John Bargh: the mind – How the unconscious of us controls

“The unconscious has a strong and often invisible to our behavior, sometimes even to the fearsome way. It’s not just the people we are, but also our future, I and the goals that we will achieve shapes.“

Table of contents

The unconscious is a Autopilot

We can’t even remember actively in our critical coinages of the first years of life. The unconscious mind works like an Autopilot. Studies have shown that even for rational support students ‘ positive about people to talk to, if you hold a Cup of warm coffee in Hand instead of a cold drink. Small children sucking on cultural influences on, without you later and dig so deep that you fall back as an adult even if you reject them consciously.

The evolutionary urge in the modern world

People are equipped, Bargh, with internal drives that have developed in the very early periods of our evolutionary history. The consciousness is not in the centre of our actions, but we would largely operate unconsciously. The strongest evolutionary drive to protect ourselves physically and to survive, embossing our actions as Beliefs and unconscious. So we made our decisions in fraction of seconds. This is useful, because conscious Thinking and Action in extreme situations, the Evolution is too slow would have been. However, this unconscious Thinking and the pitfalls of Action, because it leads to lens misconceptions and stereotypes, Bargh.

Our technical development verläuuft according to Bargh much faster than our evolutionary-biological adaptation: “the fact that our unconscious biases are shaped in a far more dangerous and long-past world, and this are well-adapted to a world in which extreme cold and heat, droughts, and famines, hostile fellow human beings and wild animals, harmful bacteria and poisonous plant life threatened easily.”

Political values and evolutionary goals

Therefore, the need for security was fundamental, and have a powerful influence on our values, norms, and actions in modern life. This makes, for example, in political elections is noticeable. So Roosevelt had to overcome, such as Obama Barack, the fear of societal change. According to Bargh people would be more conservative and opposed to changes, when they feel threatened. It is much easier to turn a liberal into a Conservative than Vice versa. Studies have shown that you could move a liberal to conservative settings, by was fear in him. Conversely, an Experiment led, in the case of the subjects in a game invulnerable were imagined physically, to conservative settings, to the liberal converted.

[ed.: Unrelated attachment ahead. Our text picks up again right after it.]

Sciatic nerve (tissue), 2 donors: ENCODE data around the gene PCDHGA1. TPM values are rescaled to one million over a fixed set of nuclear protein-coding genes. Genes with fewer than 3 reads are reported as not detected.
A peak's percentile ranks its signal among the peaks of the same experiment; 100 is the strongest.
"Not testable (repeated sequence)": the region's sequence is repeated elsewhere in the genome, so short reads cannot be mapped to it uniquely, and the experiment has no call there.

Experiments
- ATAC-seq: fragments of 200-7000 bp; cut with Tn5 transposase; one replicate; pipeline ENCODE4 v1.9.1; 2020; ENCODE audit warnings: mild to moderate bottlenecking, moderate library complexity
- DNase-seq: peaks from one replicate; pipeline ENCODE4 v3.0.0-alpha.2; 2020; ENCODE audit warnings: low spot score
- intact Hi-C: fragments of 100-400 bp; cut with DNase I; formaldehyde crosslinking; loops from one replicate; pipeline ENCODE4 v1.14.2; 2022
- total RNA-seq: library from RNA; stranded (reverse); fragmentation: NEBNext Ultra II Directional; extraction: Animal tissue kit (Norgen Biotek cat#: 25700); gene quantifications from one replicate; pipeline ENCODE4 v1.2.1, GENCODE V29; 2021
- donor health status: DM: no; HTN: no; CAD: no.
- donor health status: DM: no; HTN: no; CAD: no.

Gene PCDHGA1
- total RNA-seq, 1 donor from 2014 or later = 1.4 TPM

Historians have found that the Belief that society was changing for the worse, is a constant, in the case of the Greeks, as with the Aztecs. As the world is, objectively speaking, not changing constantly for the worse, could be the reason for these ideas, not an objective. We would consider internal transformations, from Childhood to youth to aging to exterior changes. We are us only at the Moment of the present, about our emotional state in the Clear. Emotions were pulling in our consciousness, and held her. Older memories were associated mostly with strong emotions.

Truth and Emotion

Recent pasts would to distant pasts, and remained in the memory, because you have then drawn our attention, and strong emotions are triggered, with the objectivity that have to do little to nothing. What we thought was truth, is dependent on our emotions, when we are, for example, first angry and then quiet.

Today’s social motives and actions based on unconscious, evolutionary goals, and were in the service. According to Bargh, we should check our gut feeling, therefore, aware of and, if no time is received, at least no big risks for small targets, if our gut feeling.

Evolutionary Fears, the world view

Significantly, the importance of the Unconscious, for example, showed in a study on the evaluation of crime for the last eight years under 1800 US citizens. While Respondents who had to get in this time, children, thought that crime had increased, said those who did not have children, she was sunk. By the babies, the fear for the safety of the child was placed in the center, while the children, this fear is not loose. To protect children from potential dangers, parents need to be vigilant, and this responsibility is transferred to their view of the world, Bargh.